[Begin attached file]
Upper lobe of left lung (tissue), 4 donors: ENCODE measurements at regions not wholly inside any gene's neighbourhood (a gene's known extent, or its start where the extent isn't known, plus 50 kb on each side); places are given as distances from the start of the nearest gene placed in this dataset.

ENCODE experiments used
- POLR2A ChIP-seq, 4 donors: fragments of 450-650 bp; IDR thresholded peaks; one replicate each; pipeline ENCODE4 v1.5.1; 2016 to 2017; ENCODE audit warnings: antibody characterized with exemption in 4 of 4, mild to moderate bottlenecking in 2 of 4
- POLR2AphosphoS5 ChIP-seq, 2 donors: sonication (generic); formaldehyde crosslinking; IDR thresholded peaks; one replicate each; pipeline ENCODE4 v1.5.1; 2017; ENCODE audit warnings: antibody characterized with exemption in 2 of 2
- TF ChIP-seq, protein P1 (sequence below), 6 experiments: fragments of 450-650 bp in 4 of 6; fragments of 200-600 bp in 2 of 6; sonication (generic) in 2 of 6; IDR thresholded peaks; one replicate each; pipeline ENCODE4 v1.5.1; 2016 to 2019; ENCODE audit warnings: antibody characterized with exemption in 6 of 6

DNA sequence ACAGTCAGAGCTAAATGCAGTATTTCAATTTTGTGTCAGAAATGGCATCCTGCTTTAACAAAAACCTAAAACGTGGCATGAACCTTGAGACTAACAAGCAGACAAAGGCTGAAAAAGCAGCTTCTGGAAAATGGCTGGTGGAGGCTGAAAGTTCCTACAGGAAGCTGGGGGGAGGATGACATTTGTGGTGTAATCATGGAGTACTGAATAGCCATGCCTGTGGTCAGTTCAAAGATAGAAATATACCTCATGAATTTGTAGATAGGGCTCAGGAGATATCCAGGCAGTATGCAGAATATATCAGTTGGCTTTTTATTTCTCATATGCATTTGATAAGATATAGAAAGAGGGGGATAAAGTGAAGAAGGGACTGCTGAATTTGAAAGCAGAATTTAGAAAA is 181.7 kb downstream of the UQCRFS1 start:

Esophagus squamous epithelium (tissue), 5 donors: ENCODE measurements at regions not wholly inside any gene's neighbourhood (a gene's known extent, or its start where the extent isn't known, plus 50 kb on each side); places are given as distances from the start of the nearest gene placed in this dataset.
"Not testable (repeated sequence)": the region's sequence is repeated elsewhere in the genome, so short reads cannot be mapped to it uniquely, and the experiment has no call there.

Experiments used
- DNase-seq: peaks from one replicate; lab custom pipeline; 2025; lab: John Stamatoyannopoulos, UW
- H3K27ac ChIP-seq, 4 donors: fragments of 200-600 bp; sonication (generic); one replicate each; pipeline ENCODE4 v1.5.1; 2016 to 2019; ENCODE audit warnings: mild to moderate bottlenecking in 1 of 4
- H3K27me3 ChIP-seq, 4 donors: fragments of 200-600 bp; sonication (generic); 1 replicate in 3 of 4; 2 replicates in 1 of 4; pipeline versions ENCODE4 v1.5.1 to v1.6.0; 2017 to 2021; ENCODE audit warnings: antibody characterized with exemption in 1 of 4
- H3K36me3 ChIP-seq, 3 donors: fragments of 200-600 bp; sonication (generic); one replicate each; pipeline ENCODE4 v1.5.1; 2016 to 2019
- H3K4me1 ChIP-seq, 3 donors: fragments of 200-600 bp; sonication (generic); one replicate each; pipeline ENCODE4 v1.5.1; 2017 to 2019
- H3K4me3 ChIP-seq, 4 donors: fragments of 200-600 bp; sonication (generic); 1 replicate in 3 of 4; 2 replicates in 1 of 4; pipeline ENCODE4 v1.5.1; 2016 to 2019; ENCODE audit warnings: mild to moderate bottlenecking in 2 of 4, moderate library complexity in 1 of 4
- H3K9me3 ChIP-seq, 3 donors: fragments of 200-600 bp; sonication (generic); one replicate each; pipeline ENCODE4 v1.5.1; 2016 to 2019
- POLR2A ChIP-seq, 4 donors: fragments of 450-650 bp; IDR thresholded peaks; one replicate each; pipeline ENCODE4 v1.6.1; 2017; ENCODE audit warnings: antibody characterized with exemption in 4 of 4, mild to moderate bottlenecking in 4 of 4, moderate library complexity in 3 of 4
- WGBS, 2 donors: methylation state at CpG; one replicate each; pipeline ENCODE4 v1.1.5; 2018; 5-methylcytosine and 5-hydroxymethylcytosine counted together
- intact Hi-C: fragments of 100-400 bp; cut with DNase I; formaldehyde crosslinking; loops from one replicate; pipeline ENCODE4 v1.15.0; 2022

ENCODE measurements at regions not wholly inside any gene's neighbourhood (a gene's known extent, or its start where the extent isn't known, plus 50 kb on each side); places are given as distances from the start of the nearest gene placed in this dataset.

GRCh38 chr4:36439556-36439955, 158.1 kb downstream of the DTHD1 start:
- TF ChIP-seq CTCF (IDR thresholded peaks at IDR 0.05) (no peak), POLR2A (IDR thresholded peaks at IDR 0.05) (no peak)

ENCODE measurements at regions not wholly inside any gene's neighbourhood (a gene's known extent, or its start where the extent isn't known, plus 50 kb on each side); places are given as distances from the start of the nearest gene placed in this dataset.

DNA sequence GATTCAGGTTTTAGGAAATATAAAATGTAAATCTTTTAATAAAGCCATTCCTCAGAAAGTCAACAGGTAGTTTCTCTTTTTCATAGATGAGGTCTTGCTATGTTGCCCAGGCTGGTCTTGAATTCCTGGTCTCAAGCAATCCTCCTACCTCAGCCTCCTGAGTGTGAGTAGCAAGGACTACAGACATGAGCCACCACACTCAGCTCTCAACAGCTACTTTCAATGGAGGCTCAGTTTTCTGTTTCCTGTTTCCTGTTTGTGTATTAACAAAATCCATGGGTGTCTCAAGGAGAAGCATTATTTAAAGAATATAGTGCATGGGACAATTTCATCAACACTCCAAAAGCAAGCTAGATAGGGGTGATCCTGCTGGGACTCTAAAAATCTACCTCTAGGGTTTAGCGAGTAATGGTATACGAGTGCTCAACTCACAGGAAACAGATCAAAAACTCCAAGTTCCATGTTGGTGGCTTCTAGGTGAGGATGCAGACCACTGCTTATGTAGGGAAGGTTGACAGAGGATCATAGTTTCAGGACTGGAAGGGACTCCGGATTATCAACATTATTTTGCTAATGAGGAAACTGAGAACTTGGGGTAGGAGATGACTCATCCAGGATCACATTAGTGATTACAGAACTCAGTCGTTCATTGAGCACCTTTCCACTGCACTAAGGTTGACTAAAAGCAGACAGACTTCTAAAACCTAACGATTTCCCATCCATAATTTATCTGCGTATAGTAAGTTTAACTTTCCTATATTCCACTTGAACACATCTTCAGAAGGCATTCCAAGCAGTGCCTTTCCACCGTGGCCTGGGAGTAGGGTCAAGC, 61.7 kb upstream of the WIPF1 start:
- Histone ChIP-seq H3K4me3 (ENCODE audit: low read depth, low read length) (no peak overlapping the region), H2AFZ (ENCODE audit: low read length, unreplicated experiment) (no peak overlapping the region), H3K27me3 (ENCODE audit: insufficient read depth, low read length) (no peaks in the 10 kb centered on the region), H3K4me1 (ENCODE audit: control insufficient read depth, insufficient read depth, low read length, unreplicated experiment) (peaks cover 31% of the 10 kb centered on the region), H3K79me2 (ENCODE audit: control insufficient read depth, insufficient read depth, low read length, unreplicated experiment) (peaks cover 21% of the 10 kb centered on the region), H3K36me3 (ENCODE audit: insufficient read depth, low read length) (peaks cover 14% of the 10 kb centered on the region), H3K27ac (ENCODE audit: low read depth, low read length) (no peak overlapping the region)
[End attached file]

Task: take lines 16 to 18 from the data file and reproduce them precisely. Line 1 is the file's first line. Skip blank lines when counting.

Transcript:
- H3K9me3 ChIP-seq, 3 donors: fragments of 200-600 bp; sonication (generic); one replicate each; pipeline ENCODE4 v1.5.1; 2016 to 2019
- POLR2A ChIP-seq, 4 donors: fragments of 450-650 bp; IDR thresholded peaks; one replicate each; pipeline ENCODE4 v1.6.1; 2017; ENCODE audit warnings: antibody characterized with exemption in 4 of 4, mild to moderate bottlenecking in 4 of 4, moderate library complexity in 3 of 4
- WGBS, 2 donors: methylation state at CpG; one replicate each; pipeline ENCODE4 v1.1.5; 2018; 5-methylcytosine and 5-hydroxymethylcytosine counted together